Solid-phase extraction (SPE) is a sample preparation methodology that involves separating compounds from within solid samples by suspending them in a liquid mixture and promoting agitation. This process allows researchers to isolate desirable analytes from the broader sample matrix. Various application specific SPE methods exist, but the QuEChERS method is the preferred laboratory mixing technique for maximum extraction yields of environmental contaminants from organic samples. Laboratory products that operate on the QuEChERS method are designed to be quick, easy, cheap, effective, rugged, and safe.
This article will explore the principles of the QuEChERS method in more detail:
What is the QuEChERS Method?
The QuEChERS method of laboratory mixing involves agitating a sample through vigorous mechanical shaking. When the resultant sample is a homogenous consistency, compounds can be partitioned by suspending samples in a specialized solvent or preparation reagent and subjecting them to centrifugal separation. Once an analyte has been effectively separated, it can be analyzed using mass spectrometry equipment.
What is the QuEChERS Method Used For?
Laboratory mixing instruments that operate on the QuEChERS method are accepted for the precise assessment of agrochemical residuals in consumable organic products. The prevalence and comprehensive dispersion of pesticides through sensitive ecological systems remains an intensive area of research. Analysts use multiple evaluation methods to determine the volume and concentration of agrochemicals in the human food chain.
It is possible to assess the concentration of pesticides and environmental contaminants in animal proteins for example, by homogenizing biological samples with solvents through pre-defined mechanical pulses or sustained agitation. Rugged laboratory mixing instruments for the first stage of the QuEChERS method included vortexers, vibration shakers, and probe blenders. Limited mixing periods with this equipment can provide accurate volumetric insights into the presence of pesticides, agrochemicals, and other contaminants in raw food goods.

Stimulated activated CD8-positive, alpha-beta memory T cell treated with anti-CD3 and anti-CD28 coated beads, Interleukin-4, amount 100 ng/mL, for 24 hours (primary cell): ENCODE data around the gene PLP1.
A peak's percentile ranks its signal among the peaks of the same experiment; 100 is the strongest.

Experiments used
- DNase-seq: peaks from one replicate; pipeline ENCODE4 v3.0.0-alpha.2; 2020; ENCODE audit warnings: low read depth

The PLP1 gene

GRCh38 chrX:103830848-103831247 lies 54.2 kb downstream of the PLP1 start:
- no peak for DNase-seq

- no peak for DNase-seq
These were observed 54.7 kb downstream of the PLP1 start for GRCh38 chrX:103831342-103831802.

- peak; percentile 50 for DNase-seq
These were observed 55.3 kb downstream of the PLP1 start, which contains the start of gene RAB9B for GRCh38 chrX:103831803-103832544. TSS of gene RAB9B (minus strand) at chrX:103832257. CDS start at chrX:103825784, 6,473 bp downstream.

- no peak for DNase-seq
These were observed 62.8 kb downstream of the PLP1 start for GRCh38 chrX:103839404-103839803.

Vortex shakers are capable of achieving excellent degrees of contaminant extraction from homogenized tissues of fish such as croaker and salmon in just 10 minutes, while vibration laboratory mixing instrumentation could achieve 100% extraction in extended mixing times of up to an hour.
This methodology has been used to ascertain levels of concentrated pesticides and agrochemicals in the food chain, enabling environmental researchers to accurately characterize agrochemical migration and dispersion properties.
Laboratory Products for Environmental Monitoring from Glas-Col
At Glas-Col, we are committed to supplying a robust range of laboratory instrumentation for broad range of research and development applications. Our custom mixers have been routinely applied for environmental research applications using the QuEChERS method of laboratory mixing.
Our Digital Pulse Mixer (DPM) is a precision instrument with a robust orbiting speed up to 1500 rpm. It is equipped to perform QuEChERS laboratory mixing with capacity of 50 samples and displaying metrics relating to: speed, pulse rate, duty cycle and time. Our LC series has the same capacity as the DPM only with less features.
If you would like any more information about laboratory mixing products that are QuEChERS-enabled, please do not hesitate to contact us.